Piper Perabo , Maria Bello , John Goodman , Melanie Lynskey , Adam Garcia . Directed by David McNally
Velvet-voiced, 21 year-old Violet Sanford heads to New York to pursue her dream of becoming a songwriter. She finds her aspirations sidelined by the notoriety she receives in her "day" job as a sexy barmaid in the hip nightclub Coyote Ugly in lower Manhattan. The most surprising thing about this film is how good it really is. It's easy to dismiss a movie like Coyote Ugly for all the obvious reasons: Sexist, simpistic, manipulative and hokey. It's all those things that high minded critics abhor. Yet at the same time, here is a movie that is what it is, and makes no pretence to being a contrary work of art. What exists in Coyote Ugly, is a film with heart, humour and old fashioned sensibilities. First time director David McNally,delivers a visually showy work that is fun to watch. There's nothing earnest in his vision, instead this is a simple romantic fairy tale, one that we've seen before but works on its own innocent level.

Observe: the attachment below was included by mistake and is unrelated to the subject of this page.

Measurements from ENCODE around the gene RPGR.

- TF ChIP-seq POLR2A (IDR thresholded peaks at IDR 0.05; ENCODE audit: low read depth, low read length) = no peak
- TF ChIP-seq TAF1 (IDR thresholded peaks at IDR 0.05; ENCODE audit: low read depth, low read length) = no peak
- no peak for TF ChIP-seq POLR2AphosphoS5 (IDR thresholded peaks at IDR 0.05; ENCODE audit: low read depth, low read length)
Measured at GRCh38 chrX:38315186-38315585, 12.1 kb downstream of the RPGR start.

Lead actress Piper Perabo is a charming screen presence, that deft combination of naivety and worldliness, and she beautifully exudes both on the screen. In her, stardom is close at hand. Aussie Adam Garcia actually plays an Australian character, and he's wonderful: Laconic and heartfelt.
It's a nice performance, while veteran actor John Goodman, not surprisingly steals the film as Violet's blue-collar dad.
Shot and edited in a punchy, MTV style, Coyote Ugly features a superb soundtrack that also manages to enhance the narrative.
While yes, there's no doubt that this is a film that is unashamedly commercial, it's a pleasantly unpretensious diversion that relies on colourful characters not visual effects to entertain its audience.
- Paul Fischer